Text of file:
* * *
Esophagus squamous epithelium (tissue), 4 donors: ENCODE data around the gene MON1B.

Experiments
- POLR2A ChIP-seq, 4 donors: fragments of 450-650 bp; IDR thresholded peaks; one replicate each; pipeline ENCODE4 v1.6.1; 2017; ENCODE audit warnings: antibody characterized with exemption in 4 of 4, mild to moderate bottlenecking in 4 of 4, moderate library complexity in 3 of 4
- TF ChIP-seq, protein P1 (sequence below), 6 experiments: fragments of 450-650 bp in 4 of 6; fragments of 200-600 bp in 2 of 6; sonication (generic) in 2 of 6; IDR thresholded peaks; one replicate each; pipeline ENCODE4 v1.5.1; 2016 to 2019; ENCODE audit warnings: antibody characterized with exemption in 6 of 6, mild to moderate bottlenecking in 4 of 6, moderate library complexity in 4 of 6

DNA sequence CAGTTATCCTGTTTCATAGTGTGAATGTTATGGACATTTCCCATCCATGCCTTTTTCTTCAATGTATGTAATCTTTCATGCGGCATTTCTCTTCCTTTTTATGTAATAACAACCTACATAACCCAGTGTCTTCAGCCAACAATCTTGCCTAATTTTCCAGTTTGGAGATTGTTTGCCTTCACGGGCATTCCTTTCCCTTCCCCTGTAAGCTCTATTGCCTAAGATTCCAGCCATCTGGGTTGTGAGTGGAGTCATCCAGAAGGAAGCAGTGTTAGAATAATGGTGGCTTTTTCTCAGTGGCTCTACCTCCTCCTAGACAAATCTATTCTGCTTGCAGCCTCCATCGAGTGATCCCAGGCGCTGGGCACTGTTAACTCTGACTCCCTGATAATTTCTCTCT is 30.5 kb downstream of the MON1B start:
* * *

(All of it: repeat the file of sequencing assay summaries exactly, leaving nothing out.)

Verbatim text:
Esophagus squamous epithelium (tissue), 4 donors: ENCODE data around the gene MON1B.

Experiments
- POLR2A ChIP-seq, 4 donors: fragments of 450-650 bp; IDR thresholded peaks; one replicate each; pipeline ENCODE4 v1.6.1; 2017; ENCODE audit warnings: antibody characterized with exemption in 4 of 4, mild to moderate bottlenecking in 4 of 4, moderate library complexity in 3 of 4
- TF ChIP-seq, protein P1 (sequence below), 6 experiments: fragments of 450-650 bp in 4 of 6; fragments of 200-600 bp in 2 of 6; sonication (generic) in 2 of 6; IDR thresholded peaks; one replicate each; pipeline ENCODE4 v1.5.1; 2016 to 2019; ENCODE audit warnings: antibody characterized with exemption in 6 of 6, mild to moderate bottlenecking in 4 of 6, moderate library complexity in 4 of 6

DNA sequence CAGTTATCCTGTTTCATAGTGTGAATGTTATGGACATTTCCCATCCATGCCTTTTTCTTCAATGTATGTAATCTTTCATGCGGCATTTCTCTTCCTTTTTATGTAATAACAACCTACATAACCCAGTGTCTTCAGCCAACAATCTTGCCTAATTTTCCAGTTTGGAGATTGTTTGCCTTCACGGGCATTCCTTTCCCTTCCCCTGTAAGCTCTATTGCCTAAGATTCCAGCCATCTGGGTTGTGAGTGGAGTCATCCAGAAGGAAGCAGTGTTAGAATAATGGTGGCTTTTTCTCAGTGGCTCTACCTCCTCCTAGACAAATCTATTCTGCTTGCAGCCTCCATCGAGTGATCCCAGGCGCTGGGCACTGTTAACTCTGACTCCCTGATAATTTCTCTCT is 30.5 kb downstream of the MON1B start: